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Physical Therapy CPT Codes: A Quick Guide for Therapists

Updated on
June 21, 2023
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Physical Therapy Business Tips
physical therapy CPT codes

Physical therapy CPT codes and the world of insurance is confusing unless you majored in medical billing. If you're opening a physical therapy business, you need to know about these things. Using the right codes is the difference between earning a living and not getting paid. This simple guide gives you an overview of common CPT codes for PTs and when to use them.


What Are Physical Therapy CPT Codes?

Current Procedural Terminology (CPT) codes are used to report medical treatment, including physical therapy, to insurance providers. Their purpose is to streamline claim processing. The American Medical Association manages and develops these CPT codes and uses them to create guidelines for care review. 


When you start a physical therapy business, you need to decide how you'll get paid. Will you bill patients directly or bill their insurance? 


Opting to be an In-Network Provider requires entering into contracts with insurance companies. Treatment is typically billed in 15 minute increments. When you bill insurance, you use physical therapy CPT codes to report the details of the treatment provided. Then, the insurance provider reviews the codes to determine what qualifies for reimbursement.


Now, let's move on to the most common physical therapy CPT codes.

Here's A List Of CPT Codes for PTs

97110:  Therapeutic Exercise

97140:  Manual Therapy

97112:  Neuromuscular Re-Education

97530:  Therapeutic Activities

97150:  Group Therapy

97750:  Physical Performance Test or Measurement

97116:  Gait Training

97535:  Self-Care/Home Management Training

97761:  Prosthetic Training

97161:  PT Evaluation: Low Complexity

97162:   PT Evaluation: Moderate Complexity

97163:   PT Evaluation: High Complexity

97014:   Electrical Stimulation (Unattended)

97032:   Electrical Stimulation (Manual)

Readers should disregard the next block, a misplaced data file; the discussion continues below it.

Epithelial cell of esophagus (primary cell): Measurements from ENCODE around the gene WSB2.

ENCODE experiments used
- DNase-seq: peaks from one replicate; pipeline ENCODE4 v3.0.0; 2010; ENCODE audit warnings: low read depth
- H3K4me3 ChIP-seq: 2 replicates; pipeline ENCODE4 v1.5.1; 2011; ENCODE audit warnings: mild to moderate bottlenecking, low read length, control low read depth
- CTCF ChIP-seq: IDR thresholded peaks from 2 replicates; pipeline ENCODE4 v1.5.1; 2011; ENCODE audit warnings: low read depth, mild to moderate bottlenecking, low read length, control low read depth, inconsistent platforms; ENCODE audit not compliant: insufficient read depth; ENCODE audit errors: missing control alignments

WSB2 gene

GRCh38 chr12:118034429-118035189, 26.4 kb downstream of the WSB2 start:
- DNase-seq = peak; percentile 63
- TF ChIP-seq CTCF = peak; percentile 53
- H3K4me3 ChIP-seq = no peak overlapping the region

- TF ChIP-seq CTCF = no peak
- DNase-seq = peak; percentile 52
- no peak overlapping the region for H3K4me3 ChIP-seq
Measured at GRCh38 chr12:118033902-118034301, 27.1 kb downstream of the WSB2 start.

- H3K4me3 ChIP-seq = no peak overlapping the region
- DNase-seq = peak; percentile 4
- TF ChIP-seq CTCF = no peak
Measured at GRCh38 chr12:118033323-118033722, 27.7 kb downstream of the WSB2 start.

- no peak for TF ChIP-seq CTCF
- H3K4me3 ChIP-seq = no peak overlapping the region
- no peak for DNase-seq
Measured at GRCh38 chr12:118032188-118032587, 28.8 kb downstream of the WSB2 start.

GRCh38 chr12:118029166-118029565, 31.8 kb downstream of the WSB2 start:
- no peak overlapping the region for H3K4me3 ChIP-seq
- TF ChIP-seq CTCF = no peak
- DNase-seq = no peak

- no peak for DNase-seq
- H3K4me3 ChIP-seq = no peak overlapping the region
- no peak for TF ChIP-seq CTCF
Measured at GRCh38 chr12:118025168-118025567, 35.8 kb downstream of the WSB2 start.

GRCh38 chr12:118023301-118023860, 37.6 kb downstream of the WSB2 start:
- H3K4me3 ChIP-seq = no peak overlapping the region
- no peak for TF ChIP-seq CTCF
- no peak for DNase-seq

97124:  Massage Therapy



CPT Codes for PT's

97110:  Therapeutic Exercise

Therapeutic exercise is any movement that's designed to improve ROM, strength, or flexibility after a surgery or injury. Include specifics about what muscles or joints were involved in the exercises.


Examples of Therapeutic Exercise include:

  • Active stretching
  • Active, active-assisted, or passive ROM of a joint
  • Treadmill or Bicycle
  • Resistance exercises


97140:  Manual Therapy

Manual therapy is used to decrease muscle contracture and restore mobility of joints and soft tissue. Hands-on therapies like manual traction, manual lymph drainage, passive range of motion, soft tissue and joint mobilization are considered manual therapy. This is not the same thing as massage therapy. 


97112:  Neuromuscular Re-Education

Neuromuscular Re-Education is used to retrain the brain. Exercises that improve the brain's ability to control balance, movement, posture, and proprioception fall under this CPT code.


Neuromuscular Re-Education includes things like:

  • Ergonomic training
  • Kinesiotaping
  • Stabilization exercises


97530:  Therapeutic Activities

Therapeutic activities use dynamic movements to improve functional performance. Dynamic exercises use the strength, stability, and flexibility needed for daily activities. The intention behind the exercise determines whether it's a therapeutic activity or a therapeutic exercise. If the purpose is to improve function, not just strength of flexibility, it's a therapeutic activity.


Consider the following when determining if an exercise is a therapeutic activity:

  • Does it use more than one parameter (i.e. strength + balance)?
  • Does the movement relate directly to a sport or activity they do in daily life?
  • Is it a functional activity, like climbing stairs?


97150:  Group Therapy

Group therapy is when the patient performs exercises with a group, instead of one-on-one with the PT. Patients don't necessarily have to do the same exercises as others in the group for treatment to be considered group therapy. A group is  2 or more patients that the physical therapist is supervising at the same time.


97750:  Physical Performance Test or Measurement